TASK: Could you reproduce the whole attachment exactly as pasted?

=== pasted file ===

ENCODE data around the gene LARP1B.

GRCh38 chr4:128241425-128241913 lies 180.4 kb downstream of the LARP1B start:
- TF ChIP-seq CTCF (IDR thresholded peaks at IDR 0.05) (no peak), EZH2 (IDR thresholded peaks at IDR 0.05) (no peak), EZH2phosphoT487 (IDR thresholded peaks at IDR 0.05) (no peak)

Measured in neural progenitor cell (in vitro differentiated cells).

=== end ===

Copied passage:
ENCODE data around the gene LARP1B.

GRCh38 chr4:128241425-128241913 lies 180.4 kb downstream of the LARP1B start:
- TF ChIP-seq CTCF (IDR thresholded peaks at IDR 0.05) (no peak), EZH2 (IDR thresholded peaks at IDR 0.05) (no peak), EZH2phosphoT487 (IDR thresholded peaks at IDR 0.05) (no peak)

Measured in neural progenitor cell (in vitro differentiated cells).